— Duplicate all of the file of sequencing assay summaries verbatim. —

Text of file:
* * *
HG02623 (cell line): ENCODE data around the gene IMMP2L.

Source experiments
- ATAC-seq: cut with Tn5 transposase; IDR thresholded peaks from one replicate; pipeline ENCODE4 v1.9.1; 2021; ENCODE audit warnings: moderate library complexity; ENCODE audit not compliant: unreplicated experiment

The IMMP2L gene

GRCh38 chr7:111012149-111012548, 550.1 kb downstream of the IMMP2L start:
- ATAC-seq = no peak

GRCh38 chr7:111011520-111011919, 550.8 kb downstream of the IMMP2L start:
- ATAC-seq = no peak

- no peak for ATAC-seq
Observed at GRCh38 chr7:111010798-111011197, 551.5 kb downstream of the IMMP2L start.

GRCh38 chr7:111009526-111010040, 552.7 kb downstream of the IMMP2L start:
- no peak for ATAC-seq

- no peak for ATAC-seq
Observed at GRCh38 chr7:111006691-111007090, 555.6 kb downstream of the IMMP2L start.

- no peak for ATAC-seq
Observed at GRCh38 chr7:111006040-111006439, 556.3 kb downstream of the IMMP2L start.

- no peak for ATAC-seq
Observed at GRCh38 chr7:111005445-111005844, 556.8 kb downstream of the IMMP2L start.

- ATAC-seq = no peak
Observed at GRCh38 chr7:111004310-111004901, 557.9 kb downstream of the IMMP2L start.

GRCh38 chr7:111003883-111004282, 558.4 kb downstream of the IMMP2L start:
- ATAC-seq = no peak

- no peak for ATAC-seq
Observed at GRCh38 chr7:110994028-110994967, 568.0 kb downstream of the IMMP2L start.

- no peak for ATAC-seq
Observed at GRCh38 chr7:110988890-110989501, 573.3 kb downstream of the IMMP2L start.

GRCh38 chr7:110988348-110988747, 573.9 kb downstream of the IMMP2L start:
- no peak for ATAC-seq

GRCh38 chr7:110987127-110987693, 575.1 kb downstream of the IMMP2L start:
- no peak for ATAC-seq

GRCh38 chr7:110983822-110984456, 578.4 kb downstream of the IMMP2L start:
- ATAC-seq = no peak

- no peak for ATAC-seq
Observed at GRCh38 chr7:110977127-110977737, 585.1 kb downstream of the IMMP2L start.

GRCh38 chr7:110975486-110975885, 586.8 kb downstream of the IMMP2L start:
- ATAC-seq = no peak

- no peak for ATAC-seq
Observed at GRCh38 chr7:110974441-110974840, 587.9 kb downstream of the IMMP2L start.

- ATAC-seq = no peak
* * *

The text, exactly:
HG02623 (cell line): ENCODE data around the gene IMMP2L.

Source experiments
- ATAC-seq: cut with Tn5 transposase; IDR thresholded peaks from one replicate; pipeline ENCODE4 v1.9.1; 2021; ENCODE audit warnings: moderate library complexity; ENCODE audit not compliant: unreplicated experiment

The IMMP2L gene

GRCh38 chr7:111012149-111012548, 550.1 kb downstream of the IMMP2L start:
- ATAC-seq = no peak

GRCh38 chr7:111011520-111011919, 550.8 kb downstream of the IMMP2L start:
- ATAC-seq = no peak

- no peak for ATAC-seq
Observed at GRCh38 chr7:111010798-111011197, 551.5 kb downstream of the IMMP2L start.

GRCh38 chr7:111009526-111010040, 552.7 kb downstream of the IMMP2L start:
- no peak for ATAC-seq

- no peak for ATAC-seq
Observed at GRCh38 chr7:111006691-111007090, 555.6 kb downstream of the IMMP2L start.

- no peak for ATAC-seq
Observed at GRCh38 chr7:111006040-111006439, 556.3 kb downstream of the IMMP2L start.

- no peak for ATAC-seq
Observed at GRCh38 chr7:111005445-111005844, 556.8 kb downstream of the IMMP2L start.

- ATAC-seq = no peak
Observed at GRCh38 chr7:111004310-111004901, 557.9 kb downstream of the IMMP2L start.

GRCh38 chr7:111003883-111004282, 558.4 kb downstream of the IMMP2L start:
- ATAC-seq = no peak

- no peak for ATAC-seq
Observed at GRCh38 chr7:110994028-110994967, 568.0 kb downstream of the IMMP2L start.

- no peak for ATAC-seq
Observed at GRCh38 chr7:110988890-110989501, 573.3 kb downstream of the IMMP2L start.

GRCh38 chr7:110988348-110988747, 573.9 kb downstream of the IMMP2L start:
- no peak for ATAC-seq

GRCh38 chr7:110987127-110987693, 575.1 kb downstream of the IMMP2L start:
- no peak for ATAC-seq

GRCh38 chr7:110983822-110984456, 578.4 kb downstream of the IMMP2L start:
- ATAC-seq = no peak

- no peak for ATAC-seq
Observed at GRCh38 chr7:110977127-110977737, 585.1 kb downstream of the IMMP2L start.

GRCh38 chr7:110975486-110975885, 586.8 kb downstream of the IMMP2L start:
- ATAC-seq = no peak

- no peak for ATAC-seq
Observed at GRCh38 chr7:110974441-110974840, 587.9 kb downstream of the IMMP2L start.

- ATAC-seq = no peak